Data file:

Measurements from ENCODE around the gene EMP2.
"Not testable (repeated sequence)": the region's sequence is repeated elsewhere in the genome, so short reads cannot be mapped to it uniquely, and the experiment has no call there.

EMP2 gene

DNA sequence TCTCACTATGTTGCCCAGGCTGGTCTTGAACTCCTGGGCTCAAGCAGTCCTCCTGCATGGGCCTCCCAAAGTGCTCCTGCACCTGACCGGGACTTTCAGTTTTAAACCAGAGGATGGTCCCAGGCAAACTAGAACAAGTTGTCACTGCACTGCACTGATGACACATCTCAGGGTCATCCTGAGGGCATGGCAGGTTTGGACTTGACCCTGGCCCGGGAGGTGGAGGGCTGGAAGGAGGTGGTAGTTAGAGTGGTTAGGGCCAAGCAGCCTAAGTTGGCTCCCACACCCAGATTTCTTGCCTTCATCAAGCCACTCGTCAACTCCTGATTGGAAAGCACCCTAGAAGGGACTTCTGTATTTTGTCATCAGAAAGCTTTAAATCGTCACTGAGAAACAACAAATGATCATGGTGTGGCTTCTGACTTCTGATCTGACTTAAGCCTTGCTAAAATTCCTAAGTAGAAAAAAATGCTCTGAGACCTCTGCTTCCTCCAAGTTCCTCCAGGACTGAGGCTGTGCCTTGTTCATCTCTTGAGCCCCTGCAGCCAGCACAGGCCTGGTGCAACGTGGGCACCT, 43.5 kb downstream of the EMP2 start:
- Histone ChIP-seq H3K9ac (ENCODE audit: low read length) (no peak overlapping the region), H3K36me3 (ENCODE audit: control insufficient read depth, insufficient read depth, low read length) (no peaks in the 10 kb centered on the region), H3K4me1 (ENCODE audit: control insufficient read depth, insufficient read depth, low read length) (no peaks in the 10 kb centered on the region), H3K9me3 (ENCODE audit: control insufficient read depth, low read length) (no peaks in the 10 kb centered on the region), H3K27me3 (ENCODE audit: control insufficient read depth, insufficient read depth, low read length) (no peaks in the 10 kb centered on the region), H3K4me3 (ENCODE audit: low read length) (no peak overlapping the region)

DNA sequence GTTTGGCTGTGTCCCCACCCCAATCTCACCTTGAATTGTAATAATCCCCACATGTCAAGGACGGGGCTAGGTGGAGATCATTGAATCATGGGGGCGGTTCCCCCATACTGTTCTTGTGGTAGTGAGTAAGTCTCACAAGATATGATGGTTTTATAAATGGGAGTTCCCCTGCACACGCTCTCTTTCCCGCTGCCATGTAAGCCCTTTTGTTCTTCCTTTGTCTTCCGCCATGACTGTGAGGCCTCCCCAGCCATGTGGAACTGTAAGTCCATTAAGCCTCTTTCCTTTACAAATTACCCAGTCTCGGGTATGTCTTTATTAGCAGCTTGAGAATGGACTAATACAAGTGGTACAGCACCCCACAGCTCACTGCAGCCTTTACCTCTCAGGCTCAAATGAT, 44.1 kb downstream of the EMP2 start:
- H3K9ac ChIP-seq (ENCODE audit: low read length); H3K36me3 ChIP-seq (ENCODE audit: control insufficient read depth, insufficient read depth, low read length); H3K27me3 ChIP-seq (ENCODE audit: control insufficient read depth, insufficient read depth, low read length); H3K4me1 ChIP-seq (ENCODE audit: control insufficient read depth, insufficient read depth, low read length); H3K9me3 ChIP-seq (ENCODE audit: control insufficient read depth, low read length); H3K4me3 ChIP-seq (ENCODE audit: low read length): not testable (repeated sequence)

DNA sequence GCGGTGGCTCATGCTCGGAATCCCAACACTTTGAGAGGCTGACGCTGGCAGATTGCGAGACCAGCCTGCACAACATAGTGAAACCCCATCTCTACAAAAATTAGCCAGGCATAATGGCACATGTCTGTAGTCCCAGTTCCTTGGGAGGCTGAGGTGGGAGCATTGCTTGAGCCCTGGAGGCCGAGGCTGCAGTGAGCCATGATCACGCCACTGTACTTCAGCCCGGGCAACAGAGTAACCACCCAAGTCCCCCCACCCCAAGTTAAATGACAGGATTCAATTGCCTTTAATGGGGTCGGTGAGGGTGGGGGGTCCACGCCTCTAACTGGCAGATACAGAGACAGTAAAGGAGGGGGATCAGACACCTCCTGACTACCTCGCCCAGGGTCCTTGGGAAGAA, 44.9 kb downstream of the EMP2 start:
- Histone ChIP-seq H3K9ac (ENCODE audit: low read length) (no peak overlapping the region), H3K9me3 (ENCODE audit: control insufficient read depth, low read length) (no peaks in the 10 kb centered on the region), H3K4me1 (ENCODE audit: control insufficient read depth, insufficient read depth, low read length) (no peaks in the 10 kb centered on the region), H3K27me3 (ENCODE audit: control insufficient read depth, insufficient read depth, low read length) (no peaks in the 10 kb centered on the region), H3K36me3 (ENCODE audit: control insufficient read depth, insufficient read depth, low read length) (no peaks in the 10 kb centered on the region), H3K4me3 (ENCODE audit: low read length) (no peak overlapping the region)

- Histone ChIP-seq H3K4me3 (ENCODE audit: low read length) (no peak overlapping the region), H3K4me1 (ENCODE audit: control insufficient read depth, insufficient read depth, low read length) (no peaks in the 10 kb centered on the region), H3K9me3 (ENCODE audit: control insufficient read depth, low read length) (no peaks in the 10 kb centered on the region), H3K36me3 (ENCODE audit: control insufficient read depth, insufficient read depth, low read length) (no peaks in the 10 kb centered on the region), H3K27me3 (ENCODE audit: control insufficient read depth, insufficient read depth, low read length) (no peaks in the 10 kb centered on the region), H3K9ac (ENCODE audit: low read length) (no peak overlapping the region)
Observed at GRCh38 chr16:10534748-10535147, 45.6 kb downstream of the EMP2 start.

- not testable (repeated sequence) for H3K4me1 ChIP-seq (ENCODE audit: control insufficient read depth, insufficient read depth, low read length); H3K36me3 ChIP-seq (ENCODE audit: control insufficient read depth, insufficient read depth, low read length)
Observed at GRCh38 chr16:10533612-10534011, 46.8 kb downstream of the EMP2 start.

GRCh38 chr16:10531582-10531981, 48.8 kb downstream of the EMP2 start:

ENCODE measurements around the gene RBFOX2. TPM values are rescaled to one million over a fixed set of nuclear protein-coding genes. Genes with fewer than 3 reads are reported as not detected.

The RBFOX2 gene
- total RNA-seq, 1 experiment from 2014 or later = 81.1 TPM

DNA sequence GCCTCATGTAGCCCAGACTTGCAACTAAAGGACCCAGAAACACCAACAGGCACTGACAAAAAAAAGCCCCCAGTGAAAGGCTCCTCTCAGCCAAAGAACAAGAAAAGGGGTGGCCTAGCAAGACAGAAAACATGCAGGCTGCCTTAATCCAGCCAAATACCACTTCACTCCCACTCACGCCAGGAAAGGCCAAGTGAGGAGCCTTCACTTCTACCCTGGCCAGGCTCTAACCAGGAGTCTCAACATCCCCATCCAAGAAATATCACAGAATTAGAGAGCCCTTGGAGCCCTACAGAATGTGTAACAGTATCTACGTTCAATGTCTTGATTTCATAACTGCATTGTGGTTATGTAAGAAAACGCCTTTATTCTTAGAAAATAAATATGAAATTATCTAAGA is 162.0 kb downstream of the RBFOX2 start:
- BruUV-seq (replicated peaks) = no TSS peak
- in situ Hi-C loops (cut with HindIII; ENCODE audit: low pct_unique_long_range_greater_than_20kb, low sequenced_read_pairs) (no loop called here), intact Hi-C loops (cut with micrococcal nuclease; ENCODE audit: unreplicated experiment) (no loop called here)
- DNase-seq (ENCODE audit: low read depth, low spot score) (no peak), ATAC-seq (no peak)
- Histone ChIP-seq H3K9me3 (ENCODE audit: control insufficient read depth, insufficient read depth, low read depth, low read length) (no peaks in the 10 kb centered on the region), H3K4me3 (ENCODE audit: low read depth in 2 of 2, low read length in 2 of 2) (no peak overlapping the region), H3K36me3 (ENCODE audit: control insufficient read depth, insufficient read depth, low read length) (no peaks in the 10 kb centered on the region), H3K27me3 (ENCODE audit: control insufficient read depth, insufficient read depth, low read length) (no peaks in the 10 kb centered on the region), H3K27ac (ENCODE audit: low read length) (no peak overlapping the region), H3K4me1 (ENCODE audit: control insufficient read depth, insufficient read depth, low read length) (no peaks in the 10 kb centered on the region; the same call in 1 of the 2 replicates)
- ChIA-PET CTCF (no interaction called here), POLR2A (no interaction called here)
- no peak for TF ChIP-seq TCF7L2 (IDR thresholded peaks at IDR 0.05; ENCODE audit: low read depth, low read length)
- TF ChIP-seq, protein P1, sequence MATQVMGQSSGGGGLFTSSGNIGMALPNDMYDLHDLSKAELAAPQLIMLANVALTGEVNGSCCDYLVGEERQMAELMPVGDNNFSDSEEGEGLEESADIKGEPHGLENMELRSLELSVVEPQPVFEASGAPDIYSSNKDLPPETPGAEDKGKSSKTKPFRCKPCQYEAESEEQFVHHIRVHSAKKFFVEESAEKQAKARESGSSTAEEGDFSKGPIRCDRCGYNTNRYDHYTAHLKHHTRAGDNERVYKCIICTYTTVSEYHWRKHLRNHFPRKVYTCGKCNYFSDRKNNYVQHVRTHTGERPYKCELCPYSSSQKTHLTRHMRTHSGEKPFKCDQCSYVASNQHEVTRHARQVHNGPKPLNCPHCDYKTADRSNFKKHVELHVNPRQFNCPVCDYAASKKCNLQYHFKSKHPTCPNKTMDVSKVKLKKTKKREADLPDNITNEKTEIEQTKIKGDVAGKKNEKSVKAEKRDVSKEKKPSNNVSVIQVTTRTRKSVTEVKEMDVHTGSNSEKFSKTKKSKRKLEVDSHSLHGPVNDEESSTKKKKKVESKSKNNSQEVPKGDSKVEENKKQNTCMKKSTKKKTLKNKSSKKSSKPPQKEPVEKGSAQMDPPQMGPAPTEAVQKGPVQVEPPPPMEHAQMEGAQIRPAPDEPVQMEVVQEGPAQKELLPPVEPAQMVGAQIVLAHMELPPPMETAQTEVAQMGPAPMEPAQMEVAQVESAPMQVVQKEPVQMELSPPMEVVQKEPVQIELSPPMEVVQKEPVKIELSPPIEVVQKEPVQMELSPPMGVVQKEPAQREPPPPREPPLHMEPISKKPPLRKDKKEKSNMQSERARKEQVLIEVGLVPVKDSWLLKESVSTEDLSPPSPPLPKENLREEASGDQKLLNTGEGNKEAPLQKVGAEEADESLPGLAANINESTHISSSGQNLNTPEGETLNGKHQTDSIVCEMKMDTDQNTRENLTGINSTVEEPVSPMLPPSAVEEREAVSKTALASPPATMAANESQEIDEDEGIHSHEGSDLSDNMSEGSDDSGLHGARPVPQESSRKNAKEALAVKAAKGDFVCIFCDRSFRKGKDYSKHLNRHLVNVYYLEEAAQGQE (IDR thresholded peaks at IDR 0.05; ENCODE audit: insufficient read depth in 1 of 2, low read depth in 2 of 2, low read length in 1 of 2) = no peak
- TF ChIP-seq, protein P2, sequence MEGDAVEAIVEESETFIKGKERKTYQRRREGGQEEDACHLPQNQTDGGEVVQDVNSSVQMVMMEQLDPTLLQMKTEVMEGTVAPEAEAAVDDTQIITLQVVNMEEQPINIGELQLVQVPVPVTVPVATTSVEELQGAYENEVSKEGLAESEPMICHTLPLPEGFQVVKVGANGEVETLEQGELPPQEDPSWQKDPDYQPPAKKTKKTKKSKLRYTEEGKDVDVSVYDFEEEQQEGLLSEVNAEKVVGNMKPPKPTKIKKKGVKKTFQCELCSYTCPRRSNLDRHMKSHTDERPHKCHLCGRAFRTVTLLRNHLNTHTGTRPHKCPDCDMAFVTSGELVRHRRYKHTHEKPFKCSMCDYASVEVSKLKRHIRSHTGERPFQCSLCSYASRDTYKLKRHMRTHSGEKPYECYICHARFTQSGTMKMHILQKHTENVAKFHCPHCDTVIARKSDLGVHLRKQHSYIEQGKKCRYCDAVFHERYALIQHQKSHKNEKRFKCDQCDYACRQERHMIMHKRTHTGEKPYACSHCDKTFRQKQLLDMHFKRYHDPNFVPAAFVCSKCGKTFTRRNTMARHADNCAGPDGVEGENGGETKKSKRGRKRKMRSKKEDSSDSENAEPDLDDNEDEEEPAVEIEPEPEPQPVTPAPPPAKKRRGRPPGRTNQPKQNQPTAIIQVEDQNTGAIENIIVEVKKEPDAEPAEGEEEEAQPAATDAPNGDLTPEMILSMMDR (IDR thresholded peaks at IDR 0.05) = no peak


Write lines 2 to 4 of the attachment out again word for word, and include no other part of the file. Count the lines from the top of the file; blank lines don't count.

"Not testable (repeated sequence)": the region's sequence is repeated elsewhere in the genome, so short reads cannot be mapped to it uniquely, and the experiment has no call there.

EMP2 gene

DNA sequence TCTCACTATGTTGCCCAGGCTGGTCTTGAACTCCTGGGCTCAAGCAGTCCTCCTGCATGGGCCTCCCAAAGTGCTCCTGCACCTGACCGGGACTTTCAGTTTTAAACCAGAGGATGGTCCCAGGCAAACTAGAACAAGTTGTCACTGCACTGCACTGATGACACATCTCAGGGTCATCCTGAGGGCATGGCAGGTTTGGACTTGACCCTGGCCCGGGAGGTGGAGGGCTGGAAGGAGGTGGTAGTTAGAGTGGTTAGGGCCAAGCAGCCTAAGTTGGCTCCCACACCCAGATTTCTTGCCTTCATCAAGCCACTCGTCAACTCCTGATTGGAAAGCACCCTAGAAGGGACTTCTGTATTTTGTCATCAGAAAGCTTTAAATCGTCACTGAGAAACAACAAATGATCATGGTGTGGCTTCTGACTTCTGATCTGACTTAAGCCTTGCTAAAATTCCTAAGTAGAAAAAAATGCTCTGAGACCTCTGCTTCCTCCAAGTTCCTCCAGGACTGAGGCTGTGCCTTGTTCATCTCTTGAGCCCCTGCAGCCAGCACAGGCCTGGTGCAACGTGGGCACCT, 43.5 kb downstream of the EMP2 start: